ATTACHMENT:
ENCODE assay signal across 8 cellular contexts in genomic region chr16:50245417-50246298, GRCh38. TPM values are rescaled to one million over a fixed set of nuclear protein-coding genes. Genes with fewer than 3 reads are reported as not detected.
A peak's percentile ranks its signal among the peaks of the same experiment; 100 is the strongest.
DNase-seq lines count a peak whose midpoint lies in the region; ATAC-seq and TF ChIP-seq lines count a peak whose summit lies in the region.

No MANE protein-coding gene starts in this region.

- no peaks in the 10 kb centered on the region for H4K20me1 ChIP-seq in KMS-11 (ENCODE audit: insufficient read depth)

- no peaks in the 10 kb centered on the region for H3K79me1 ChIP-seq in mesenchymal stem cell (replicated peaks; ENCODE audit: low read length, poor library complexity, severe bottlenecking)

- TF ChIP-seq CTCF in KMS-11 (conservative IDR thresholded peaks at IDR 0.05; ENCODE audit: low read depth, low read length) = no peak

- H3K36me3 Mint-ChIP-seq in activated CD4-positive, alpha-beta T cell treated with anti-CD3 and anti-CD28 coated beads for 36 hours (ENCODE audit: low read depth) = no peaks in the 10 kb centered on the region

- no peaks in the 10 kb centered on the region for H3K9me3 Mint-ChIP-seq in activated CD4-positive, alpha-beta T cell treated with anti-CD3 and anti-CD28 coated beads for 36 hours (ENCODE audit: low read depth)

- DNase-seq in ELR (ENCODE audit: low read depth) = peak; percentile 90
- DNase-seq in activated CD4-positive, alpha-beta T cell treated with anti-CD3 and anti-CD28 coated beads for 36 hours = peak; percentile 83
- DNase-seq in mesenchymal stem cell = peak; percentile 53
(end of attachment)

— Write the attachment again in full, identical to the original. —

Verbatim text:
ENCODE assay signal across 8 cellular contexts in genomic region chr16:50245417-50246298, GRCh38. TPM values are rescaled to one million over a fixed set of nuclear protein-coding genes. Genes with fewer than 3 reads are reported as not detected.
A peak's percentile ranks its signal among the peaks of the same experiment; 100 is the strongest.
DNase-seq lines count a peak whose midpoint lies in the region; ATAC-seq and TF ChIP-seq lines count a peak whose summit lies in the region.

No MANE protein-coding gene starts in this region.

- no peaks in the 10 kb centered on the region for H4K20me1 ChIP-seq in KMS-11 (ENCODE audit: insufficient read depth)

- no peaks in the 10 kb centered on the region for H3K79me1 ChIP-seq in mesenchymal stem cell (replicated peaks; ENCODE audit: low read length, poor library complexity, severe bottlenecking)

- TF ChIP-seq CTCF in KMS-11 (conservative IDR thresholded peaks at IDR 0.05; ENCODE audit: low read depth, low read length) = no peak

- H3K36me3 Mint-ChIP-seq in activated CD4-positive, alpha-beta T cell treated with anti-CD3 and anti-CD28 coated beads for 36 hours (ENCODE audit: low read depth) = no peaks in the 10 kb centered on the region

- no peaks in the 10 kb centered on the region for H3K9me3 Mint-ChIP-seq in activated CD4-positive, alpha-beta T cell treated with anti-CD3 and anti-CD28 coated beads for 36 hours (ENCODE audit: low read depth)

- DNase-seq in ELR (ENCODE audit: low read depth) = peak; percentile 90
- DNase-seq in activated CD4-positive, alpha-beta T cell treated with anti-CD3 and anti-CD28 coated beads for 36 hours = peak; percentile 83
- DNase-seq in mesenchymal stem cell = peak; percentile 53